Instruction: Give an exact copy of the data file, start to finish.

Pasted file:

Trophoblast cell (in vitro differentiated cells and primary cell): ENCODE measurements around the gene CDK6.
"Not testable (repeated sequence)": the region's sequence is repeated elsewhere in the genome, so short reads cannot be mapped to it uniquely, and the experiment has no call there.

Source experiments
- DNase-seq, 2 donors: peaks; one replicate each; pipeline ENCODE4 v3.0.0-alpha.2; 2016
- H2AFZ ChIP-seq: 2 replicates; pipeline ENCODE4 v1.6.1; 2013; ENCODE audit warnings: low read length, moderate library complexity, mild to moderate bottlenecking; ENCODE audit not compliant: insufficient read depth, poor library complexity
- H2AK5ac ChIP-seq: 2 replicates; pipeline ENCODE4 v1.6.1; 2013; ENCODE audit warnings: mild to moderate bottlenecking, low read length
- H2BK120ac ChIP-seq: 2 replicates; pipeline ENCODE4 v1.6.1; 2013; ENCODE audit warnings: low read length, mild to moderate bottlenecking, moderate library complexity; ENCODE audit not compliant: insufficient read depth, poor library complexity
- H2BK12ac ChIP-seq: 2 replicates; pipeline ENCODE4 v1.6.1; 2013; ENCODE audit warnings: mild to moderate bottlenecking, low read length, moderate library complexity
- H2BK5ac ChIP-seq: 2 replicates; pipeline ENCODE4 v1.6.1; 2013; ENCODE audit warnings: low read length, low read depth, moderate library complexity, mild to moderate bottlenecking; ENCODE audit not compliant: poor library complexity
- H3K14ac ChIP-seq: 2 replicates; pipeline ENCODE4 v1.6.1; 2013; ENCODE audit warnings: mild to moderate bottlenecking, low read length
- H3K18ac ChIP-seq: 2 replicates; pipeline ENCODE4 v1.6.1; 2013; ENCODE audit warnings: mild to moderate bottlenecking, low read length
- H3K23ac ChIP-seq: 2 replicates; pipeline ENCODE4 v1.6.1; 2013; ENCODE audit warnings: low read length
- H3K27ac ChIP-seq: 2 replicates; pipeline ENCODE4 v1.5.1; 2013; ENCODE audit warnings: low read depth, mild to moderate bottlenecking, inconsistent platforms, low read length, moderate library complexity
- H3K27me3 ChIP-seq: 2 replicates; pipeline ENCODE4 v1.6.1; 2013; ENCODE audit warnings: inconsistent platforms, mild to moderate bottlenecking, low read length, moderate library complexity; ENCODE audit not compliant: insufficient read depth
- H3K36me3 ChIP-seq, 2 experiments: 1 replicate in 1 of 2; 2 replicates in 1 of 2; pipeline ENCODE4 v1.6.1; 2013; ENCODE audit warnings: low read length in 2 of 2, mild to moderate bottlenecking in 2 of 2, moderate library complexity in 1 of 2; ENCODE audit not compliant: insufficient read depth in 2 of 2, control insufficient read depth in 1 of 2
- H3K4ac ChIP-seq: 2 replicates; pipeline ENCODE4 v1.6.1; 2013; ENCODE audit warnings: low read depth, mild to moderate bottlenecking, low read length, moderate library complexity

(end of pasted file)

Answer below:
Trophoblast cell (in vitro differentiated cells and primary cell): ENCODE measurements around the gene CDK6.
"Not testable (repeated sequence)": the region's sequence is repeated elsewhere in the genome, so short reads cannot be mapped to it uniquely, and the experiment has no call there.

Source experiments
- DNase-seq, 2 donors: peaks; one replicate each; pipeline ENCODE4 v3.0.0-alpha.2; 2016
- H2AFZ ChIP-seq: 2 replicates; pipeline ENCODE4 v1.6.1; 2013; ENCODE audit warnings: low read length, moderate library complexity, mild to moderate bottlenecking; ENCODE audit not compliant: insufficient read depth, poor library complexity
- H2AK5ac ChIP-seq: 2 replicates; pipeline ENCODE4 v1.6.1; 2013; ENCODE audit warnings: mild to moderate bottlenecking, low read length
- H2BK120ac ChIP-seq: 2 replicates; pipeline ENCODE4 v1.6.1; 2013; ENCODE audit warnings: low read length, mild to moderate bottlenecking, moderate library complexity; ENCODE audit not compliant: insufficient read depth, poor library complexity
- H2BK12ac ChIP-seq: 2 replicates; pipeline ENCODE4 v1.6.1; 2013; ENCODE audit warnings: mild to moderate bottlenecking, low read length, moderate library complexity
- H2BK5ac ChIP-seq: 2 replicates; pipeline ENCODE4 v1.6.1; 2013; ENCODE audit warnings: low read length, low read depth, moderate library complexity, mild to moderate bottlenecking; ENCODE audit not compliant: poor library complexity
- H3K14ac ChIP-seq: 2 replicates; pipeline ENCODE4 v1.6.1; 2013; ENCODE audit warnings: mild to moderate bottlenecking, low read length
- H3K18ac ChIP-seq: 2 replicates; pipeline ENCODE4 v1.6.1; 2013; ENCODE audit warnings: mild to moderate bottlenecking, low read length
- H3K23ac ChIP-seq: 2 replicates; pipeline ENCODE4 v1.6.1; 2013; ENCODE audit warnings: low read length
- H3K27ac ChIP-seq: 2 replicates; pipeline ENCODE4 v1.5.1; 2013; ENCODE audit warnings: low read depth, mild to moderate bottlenecking, inconsistent platforms, low read length, moderate library complexity
- H3K27me3 ChIP-seq: 2 replicates; pipeline ENCODE4 v1.6.1; 2013; ENCODE audit warnings: inconsistent platforms, mild to moderate bottlenecking, low read length, moderate library complexity; ENCODE audit not compliant: insufficient read depth
- H3K36me3 ChIP-seq, 2 experiments: 1 replicate in 1 of 2; 2 replicates in 1 of 2; pipeline ENCODE4 v1.6.1; 2013; ENCODE audit warnings: low read length in 2 of 2, mild to moderate bottlenecking in 2 of 2, moderate library complexity in 1 of 2; ENCODE audit not compliant: insufficient read depth in 2 of 2, control insufficient read depth in 1 of 2
- H3K4ac ChIP-seq: 2 replicates; pipeline ENCODE4 v1.6.1; 2013; ENCODE audit warnings: low read depth, mild to moderate bottlenecking, low read length, moderate library complexity